Mexico’s actions for persons with disabilities including efforts to draw up a legally binding instrument to promote their rights. Mexico was working to promote a policy of comprehensive care for persons of disabilities, which provided ongoing support to families to allow them to work with their dependents with disabilities. Mexico invested a significant sum in direct cash transfers without any middlemen or corruption to persons with disabilities.
Mexico's public human rights bodies had initiated a dialogue process to define the structure and manner of promoting, protecting and monitoring the implementation of the Convention. Due to the autonomy of each public body, it was necessary to establish a collaboration agreement that would allow coordinated work and guarantee independence in the delineation of promotion, protection and supervision actions. The independent National Monitoring Mechanism had contributed toward generating independent and effective monitoring, with a focus on human rights and intersectionality, for the benefit of Mexico and people with disabilities.
Questions by Committee Experts
A Committee Expert noted that a job-access tool for persons with disabilities had been put in place, which provided training and helped them take part in the labour market. What was the budget of that programme annually over the last five years? Information had been received that three-quarters of people with disabilities who were employed worked in the informal sector. How were these people protected? What measures was the Government taking to strengthen collaboration with organizations of persons with disabilities?
A Committee Expert asked what measures Mexico had taken to guarantee the rights of persons with disabilities, particularly those with visual impairments, to access Web sites?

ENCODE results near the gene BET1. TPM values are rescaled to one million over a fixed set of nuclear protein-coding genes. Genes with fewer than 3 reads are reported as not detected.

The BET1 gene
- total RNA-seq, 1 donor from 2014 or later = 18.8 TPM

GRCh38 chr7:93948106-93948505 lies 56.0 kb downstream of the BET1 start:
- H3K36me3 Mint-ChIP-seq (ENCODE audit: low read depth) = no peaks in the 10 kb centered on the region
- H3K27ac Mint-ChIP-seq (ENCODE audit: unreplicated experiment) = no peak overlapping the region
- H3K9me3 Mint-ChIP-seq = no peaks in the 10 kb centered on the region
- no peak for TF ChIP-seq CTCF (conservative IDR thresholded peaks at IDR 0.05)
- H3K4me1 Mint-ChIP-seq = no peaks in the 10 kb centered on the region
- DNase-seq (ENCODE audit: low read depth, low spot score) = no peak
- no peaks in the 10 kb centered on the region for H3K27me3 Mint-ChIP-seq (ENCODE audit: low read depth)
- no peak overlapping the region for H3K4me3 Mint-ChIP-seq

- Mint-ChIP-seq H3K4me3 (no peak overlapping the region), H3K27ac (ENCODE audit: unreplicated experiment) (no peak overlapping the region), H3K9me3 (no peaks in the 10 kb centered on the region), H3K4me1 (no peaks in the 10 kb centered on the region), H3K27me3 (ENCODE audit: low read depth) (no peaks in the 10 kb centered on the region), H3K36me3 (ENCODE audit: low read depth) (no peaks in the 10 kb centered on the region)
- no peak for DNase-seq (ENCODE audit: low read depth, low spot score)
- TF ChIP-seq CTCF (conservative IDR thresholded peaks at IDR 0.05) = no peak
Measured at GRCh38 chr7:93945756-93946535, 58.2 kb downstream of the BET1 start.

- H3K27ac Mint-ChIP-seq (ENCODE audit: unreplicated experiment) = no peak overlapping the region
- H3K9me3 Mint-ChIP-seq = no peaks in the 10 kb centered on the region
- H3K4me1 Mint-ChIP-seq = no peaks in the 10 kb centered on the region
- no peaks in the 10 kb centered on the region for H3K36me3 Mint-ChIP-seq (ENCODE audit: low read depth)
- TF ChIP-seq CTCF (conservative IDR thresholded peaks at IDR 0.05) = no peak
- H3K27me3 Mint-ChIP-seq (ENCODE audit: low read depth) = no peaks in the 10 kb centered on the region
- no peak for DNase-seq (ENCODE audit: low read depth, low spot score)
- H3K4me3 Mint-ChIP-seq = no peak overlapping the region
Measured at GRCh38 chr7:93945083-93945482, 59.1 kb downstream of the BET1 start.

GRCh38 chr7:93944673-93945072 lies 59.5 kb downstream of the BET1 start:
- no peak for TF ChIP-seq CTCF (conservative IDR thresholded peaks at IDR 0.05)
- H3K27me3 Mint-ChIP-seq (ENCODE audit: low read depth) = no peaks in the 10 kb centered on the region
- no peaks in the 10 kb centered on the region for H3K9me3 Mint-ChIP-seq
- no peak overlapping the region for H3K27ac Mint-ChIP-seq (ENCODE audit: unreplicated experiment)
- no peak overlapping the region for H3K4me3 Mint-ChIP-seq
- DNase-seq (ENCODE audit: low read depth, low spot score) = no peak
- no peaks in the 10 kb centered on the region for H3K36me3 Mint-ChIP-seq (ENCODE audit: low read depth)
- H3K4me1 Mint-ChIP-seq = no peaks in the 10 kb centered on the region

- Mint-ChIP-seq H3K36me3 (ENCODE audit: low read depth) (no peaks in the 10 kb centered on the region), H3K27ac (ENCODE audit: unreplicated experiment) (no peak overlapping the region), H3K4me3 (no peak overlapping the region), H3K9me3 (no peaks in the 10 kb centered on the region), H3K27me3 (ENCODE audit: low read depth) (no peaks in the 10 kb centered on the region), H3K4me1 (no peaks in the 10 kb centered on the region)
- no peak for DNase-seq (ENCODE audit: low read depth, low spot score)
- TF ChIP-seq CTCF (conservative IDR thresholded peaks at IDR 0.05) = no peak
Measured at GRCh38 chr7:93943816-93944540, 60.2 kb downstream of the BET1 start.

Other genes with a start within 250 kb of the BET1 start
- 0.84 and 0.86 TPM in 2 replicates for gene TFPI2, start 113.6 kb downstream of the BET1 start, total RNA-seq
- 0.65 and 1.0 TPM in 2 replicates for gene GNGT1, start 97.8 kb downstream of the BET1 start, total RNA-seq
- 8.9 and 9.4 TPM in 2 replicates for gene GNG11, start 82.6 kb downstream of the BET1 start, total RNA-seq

A Committee Expert noted with approval that a right to dignified work was embedded in the Constitution and the Federal labour law. How had that law been applied to persons with disabilities, and had there been sanctions for violators of those rights?
A Committee Expert asked which provisions were in place to help persons with disabilities to form a family and be parents, particularly those with psycho-social and intellectual disabilities, and women and girls?
Responses by the Delegation
The delegation explained that Mexico would be holding local elections, and that binding action had been taken to include persons with disabilities. 39 local councils had taken affirmative action so far this year for persons with disabilities. Mexico had a strategy in the educational sphere to ensure students could continue their learning throughout the pandemic. That programme was monitored and supported by the Government. Tools had been provided for remote learning, as well as psychological support. Diverse strategies promoted remote learning for students with disabilities. Different materials for remote learning, such as inclusive education guides, had been distributed to provide guidance to teachers and parents supporting students with disabilities. Work had been done to provide materials to children with hearing disabilities in pre-school and primary education.